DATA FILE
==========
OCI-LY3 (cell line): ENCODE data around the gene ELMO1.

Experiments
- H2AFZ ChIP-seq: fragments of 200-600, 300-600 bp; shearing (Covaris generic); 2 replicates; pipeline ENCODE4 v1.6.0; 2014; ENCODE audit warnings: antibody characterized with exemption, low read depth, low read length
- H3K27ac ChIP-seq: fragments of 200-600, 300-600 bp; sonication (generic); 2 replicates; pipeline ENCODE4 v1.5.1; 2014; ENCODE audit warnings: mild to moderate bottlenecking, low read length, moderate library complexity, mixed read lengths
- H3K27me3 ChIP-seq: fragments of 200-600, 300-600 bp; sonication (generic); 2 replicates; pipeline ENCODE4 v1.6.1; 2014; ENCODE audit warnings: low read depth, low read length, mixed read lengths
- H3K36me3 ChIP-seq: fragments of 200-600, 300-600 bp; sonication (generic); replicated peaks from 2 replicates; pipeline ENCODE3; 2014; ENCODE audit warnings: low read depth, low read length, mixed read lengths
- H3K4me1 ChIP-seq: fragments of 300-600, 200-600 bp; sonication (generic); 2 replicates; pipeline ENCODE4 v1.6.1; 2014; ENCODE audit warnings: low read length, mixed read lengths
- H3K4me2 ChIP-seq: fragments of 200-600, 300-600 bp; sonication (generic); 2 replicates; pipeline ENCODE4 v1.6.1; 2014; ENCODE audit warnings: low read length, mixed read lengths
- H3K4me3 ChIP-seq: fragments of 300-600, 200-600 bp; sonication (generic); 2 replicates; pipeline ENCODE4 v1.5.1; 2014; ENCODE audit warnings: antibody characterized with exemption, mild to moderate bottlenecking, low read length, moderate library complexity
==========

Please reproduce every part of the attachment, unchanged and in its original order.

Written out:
OCI-LY3 (cell line): ENCODE data around the gene ELMO1.

Experiments
- H2AFZ ChIP-seq: fragments of 200-600, 300-600 bp; shearing (Covaris generic); 2 replicates; pipeline ENCODE4 v1.6.0; 2014; ENCODE audit warnings: antibody characterized with exemption, low read depth, low read length
- H3K27ac ChIP-seq: fragments of 200-600, 300-600 bp; sonication (generic); 2 replicates; pipeline ENCODE4 v1.5.1; 2014; ENCODE audit warnings: mild to moderate bottlenecking, low read length, moderate library complexity, mixed read lengths
- H3K27me3 ChIP-seq: fragments of 200-600, 300-600 bp; sonication (generic); 2 replicates; pipeline ENCODE4 v1.6.1; 2014; ENCODE audit warnings: low read depth, low read length, mixed read lengths
- H3K36me3 ChIP-seq: fragments of 200-600, 300-600 bp; sonication (generic); replicated peaks from 2 replicates; pipeline ENCODE3; 2014; ENCODE audit warnings: low read depth, low read length, mixed read lengths
- H3K4me1 ChIP-seq: fragments of 300-600, 200-600 bp; sonication (generic); 2 replicates; pipeline ENCODE4 v1.6.1; 2014; ENCODE audit warnings: low read length, mixed read lengths
- H3K4me2 ChIP-seq: fragments of 200-600, 300-600 bp; sonication (generic); 2 replicates; pipeline ENCODE4 v1.6.1; 2014; ENCODE audit warnings: low read length, mixed read lengths
- H3K4me3 ChIP-seq: fragments of 300-600, 200-600 bp; sonication (generic); 2 replicates; pipeline ENCODE4 v1.5.1; 2014; ENCODE audit warnings: antibody characterized with exemption, mild to moderate bottlenecking, low read length, moderate library complexity